Chris Nunn is an agent with Bresic Whitney, one of Sydney’s widely acclaimed agencies. The team is made up of 80 staff, working out of two offices. Since opening in 2003, they now enjoy a 25 per cent market share in Surry Hills, Redfern and Darlinghurst. And a strong market presence in Potts point, Elizabeth Bay and Paddington. Chris spoke to Kevin Turner about why their marketing focus is just as much on keen buyers as new listings.
Kevin: You and your agency were recommended recently on the rating site ‘Product Review’ and the reviewer said, “We always operate on the basis that the agent is acting in the sellers’ best interests because they are legally obliged to do so. It’s entirely appropriate that they should do all of this so that they can get the best price for the property. Bresic Whitney has figured out that the way to do this is to be professional, honest and courteous with potential buyers”. That’s a great recommendation.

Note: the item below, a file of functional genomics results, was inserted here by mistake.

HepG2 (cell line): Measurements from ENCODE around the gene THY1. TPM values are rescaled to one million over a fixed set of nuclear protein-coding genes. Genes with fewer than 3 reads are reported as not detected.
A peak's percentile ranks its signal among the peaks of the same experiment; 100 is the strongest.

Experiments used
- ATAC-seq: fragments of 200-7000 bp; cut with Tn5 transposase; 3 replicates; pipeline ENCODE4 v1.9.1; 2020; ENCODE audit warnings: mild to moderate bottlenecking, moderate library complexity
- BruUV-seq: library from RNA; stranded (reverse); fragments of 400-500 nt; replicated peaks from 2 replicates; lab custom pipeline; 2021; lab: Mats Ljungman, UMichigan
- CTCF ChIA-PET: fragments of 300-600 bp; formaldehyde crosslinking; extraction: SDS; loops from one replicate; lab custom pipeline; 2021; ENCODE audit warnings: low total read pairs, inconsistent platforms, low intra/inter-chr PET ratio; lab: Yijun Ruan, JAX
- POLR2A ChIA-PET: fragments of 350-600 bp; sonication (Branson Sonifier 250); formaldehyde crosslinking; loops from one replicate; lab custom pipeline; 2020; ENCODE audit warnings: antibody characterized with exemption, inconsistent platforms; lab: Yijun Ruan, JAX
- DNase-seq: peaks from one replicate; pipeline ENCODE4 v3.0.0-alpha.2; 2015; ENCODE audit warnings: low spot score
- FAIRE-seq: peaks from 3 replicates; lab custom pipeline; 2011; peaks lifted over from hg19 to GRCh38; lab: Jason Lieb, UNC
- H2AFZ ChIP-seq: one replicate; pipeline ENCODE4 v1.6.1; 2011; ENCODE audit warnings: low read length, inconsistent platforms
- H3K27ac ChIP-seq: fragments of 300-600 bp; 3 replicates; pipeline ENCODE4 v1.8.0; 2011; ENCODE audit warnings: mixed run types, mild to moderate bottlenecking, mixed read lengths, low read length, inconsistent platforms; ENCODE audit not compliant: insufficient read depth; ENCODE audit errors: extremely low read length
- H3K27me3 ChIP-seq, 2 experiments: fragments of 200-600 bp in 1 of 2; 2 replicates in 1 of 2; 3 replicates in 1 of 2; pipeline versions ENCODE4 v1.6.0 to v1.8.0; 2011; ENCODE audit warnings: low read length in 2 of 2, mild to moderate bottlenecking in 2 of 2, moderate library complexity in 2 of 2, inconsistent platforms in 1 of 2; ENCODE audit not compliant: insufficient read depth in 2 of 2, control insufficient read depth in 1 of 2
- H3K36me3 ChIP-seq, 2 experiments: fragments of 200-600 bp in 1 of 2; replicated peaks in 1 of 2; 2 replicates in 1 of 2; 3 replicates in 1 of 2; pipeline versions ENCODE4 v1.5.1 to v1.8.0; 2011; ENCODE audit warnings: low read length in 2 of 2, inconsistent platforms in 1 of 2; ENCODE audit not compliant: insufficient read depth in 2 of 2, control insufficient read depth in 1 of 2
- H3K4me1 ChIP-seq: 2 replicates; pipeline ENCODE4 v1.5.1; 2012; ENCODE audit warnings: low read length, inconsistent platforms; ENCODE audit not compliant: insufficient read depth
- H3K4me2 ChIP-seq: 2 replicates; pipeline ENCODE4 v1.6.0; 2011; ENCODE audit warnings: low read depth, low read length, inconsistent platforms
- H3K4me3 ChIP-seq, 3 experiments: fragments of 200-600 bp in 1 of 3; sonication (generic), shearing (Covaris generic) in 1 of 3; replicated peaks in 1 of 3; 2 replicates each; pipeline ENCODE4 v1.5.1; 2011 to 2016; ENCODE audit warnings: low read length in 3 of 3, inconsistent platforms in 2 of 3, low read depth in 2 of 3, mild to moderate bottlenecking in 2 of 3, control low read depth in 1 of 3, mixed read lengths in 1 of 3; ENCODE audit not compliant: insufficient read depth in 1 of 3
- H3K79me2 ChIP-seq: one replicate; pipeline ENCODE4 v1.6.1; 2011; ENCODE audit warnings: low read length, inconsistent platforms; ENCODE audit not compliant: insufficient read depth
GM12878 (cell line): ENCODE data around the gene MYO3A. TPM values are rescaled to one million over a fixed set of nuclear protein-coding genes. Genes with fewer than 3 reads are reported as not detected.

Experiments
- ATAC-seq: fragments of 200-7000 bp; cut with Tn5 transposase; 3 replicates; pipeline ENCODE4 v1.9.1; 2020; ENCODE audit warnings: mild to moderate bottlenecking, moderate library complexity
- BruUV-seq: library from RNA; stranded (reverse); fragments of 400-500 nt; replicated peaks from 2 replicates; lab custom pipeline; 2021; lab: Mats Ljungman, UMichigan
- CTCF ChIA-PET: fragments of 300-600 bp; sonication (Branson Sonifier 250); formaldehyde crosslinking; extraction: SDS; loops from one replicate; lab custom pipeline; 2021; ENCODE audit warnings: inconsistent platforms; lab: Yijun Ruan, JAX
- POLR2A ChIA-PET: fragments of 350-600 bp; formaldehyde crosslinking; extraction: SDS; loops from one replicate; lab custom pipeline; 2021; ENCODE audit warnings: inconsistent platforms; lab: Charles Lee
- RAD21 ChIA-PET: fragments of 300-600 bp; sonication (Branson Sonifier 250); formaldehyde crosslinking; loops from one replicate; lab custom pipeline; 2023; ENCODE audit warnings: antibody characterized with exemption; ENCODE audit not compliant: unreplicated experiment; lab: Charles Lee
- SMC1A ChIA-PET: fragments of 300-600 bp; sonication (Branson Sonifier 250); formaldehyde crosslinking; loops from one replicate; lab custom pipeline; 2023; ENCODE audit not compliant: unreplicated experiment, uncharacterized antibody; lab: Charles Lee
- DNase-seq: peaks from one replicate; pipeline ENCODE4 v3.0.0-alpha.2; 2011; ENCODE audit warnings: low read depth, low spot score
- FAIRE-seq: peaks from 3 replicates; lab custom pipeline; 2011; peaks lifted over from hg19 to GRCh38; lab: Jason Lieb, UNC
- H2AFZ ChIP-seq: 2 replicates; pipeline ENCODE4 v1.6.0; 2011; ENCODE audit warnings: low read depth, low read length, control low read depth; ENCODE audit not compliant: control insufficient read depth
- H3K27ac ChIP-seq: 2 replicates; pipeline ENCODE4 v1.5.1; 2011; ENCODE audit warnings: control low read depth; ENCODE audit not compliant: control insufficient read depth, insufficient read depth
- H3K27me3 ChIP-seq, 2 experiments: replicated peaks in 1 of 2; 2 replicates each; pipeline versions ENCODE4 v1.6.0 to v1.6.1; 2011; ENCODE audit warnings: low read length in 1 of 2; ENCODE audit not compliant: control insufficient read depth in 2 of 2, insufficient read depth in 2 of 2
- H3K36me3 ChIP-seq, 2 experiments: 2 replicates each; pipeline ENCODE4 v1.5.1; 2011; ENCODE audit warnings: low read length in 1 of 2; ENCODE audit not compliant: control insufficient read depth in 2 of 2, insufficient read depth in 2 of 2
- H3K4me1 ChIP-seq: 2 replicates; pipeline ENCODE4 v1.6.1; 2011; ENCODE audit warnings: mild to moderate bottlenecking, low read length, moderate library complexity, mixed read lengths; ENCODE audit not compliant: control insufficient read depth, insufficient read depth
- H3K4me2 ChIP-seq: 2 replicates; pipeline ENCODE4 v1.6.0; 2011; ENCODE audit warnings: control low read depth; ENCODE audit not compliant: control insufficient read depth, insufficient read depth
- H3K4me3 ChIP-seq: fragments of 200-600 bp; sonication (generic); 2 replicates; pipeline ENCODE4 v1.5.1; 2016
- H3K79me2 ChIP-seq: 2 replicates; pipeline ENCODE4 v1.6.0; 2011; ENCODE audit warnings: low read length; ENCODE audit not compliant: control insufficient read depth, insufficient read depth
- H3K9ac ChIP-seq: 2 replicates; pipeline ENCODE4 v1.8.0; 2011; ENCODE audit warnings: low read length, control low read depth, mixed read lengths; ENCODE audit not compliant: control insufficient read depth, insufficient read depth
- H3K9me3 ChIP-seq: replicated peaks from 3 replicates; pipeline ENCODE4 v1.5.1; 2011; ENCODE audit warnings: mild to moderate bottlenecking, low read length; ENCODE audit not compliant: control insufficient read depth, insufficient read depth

Chris: We just do what we think should be done, which is we try to treat buyers the way that we would like to be treated. I guess we work on the premise that it doesn’t cost you any more to be clear, transparent, thoughtful and considerate.
One of the most common complaints I hear is that agents don’t follow up. Is that a fair criticism?
I think it’s definitely a fair criticism; even internally when we’re trying to get answers or do research we often come up a blank with other agencies. But I think sometimes it can be a matter of laziness, or it may be that they just don’t have the right systems in place to be able to follow up legitimate enquiries, or perhaps they’re just not well organised.
As the market changes there is the need to move from a seller priority to a buyer focus. Do you think that some agents find it difficult to move with the market?
It’s difficult because I think frequently agents are obviously chasing listings and the people that get left behind are the buyers.
Agents have a legal obligation to work for the seller. Do you think they do that at the exclusion of service to the buyer?
Yes. I think agents rest on that and think, oh well, I’m doing the best I can for my vendor, but everything else goes out the window. I believe it’s perfectly acceptable to treat people with kindness and courtesy, while still doing the best that you can for your vendor.